Stillwater Critical Minerals – More 2022 Exploration Results Returned Building Towards The Resource Update
Michael Rowley, President and CEO of Stillwater Critical Minerals (TSX.V: PGE – OTCQB: PGEZF), joins us to review recent exploration results returned from the 2022 season and the current work going into the upcoming Resource Estimate update to be released this quarter at their flagship Stillwater West Project in Montana. The most recent maiden resource estimate, that incorporated drilling up through 2020 was released in 2021 and contained 1.1 billion lbs of nickel, copper, and cobalt, with an additional 2.4 million ounces of palladium, platinum, and gold. This upcoming resource will incorporate and the further resource delineation from the 14 holes drilled in 2021, in addition to the assays for rhodium were just released to the market today.
We dive further into the parallels between this Project and their neighbors, Sibanye Stillwater, that are currently producing nickel, copper, platinum, palladium, and rhodium at that highest grade PGM mine in the world. Mike makes the point that the mining approach for Stillwater Critical Minerals that is being proposed is more of a bulk mining deposit more akin to the South African Platreef battery metals and platinum group elements mines and development projects found on the northern limb of the Bushveld Igneous Complex.
Next we discuss the exploration work successfully completed in 2022 at the Pine Target, which is an additional gold target returning high-grade gold, that is 2kms away and currently not one of the 5 deposit areas presently included in the resource estimate, but that more drilling will be focused here in 2023 to keep delineating this additional target area. The focus of the exploration team at present is continuing to expand the high grade areas of the 9km strike length, and for better understanding the geological structural controls, with a wealth of potential targets for future drilling in that larger context for the 2023 exploration season.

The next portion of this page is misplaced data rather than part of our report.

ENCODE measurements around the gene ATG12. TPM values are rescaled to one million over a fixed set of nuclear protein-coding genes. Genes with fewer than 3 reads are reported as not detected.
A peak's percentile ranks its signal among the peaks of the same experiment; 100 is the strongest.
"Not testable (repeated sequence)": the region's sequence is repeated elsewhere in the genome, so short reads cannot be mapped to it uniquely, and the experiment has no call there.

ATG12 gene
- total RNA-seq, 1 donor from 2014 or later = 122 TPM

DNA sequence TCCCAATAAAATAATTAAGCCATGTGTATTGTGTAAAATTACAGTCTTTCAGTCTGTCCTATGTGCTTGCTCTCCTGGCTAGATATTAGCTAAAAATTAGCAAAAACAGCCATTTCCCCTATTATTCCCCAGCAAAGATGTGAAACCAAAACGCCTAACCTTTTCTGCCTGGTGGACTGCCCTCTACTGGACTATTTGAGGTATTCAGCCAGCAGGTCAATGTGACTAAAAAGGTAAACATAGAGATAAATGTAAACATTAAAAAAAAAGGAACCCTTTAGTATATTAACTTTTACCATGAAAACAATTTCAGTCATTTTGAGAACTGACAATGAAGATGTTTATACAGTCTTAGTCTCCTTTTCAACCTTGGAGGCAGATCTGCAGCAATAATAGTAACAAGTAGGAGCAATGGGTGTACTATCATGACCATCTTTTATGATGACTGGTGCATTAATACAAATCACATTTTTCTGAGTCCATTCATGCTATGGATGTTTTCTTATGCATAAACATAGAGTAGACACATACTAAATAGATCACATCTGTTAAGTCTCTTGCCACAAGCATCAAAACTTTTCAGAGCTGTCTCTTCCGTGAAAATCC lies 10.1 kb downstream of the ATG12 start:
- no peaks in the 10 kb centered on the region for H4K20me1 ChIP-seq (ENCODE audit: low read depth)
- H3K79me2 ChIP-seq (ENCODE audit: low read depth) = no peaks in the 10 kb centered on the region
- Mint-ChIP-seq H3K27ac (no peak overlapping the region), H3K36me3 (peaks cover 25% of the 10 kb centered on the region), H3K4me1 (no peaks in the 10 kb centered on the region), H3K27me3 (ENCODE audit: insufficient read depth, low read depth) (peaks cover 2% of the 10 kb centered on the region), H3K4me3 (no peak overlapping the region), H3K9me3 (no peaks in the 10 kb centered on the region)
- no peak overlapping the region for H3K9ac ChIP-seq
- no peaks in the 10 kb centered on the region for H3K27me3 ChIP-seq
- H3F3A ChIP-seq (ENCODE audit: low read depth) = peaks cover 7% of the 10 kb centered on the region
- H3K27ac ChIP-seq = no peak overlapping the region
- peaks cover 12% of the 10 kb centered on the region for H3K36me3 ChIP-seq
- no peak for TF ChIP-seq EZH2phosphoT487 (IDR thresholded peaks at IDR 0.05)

We wrap up by discussing the new partnership the Company has with Cornell University, which was highlighted in a recent article in the Cornell Cronicle earlier today, where Greeshma Gadikota, assistant professor of civil and environmental engineering in Cornell Engineering, will receive $650,000 of the U.S. Department of Energy’s Pacific Northwest National Laboratory (PNNL) $2.4 million grant from the federal Advanced Research Projects Agency. The focus of the research, in partnership with Stillwater Critical Minerals, will be to develop ways to simultaneously recover green-energy critical metals during mining, and used different carbon sequestration techniques in the process.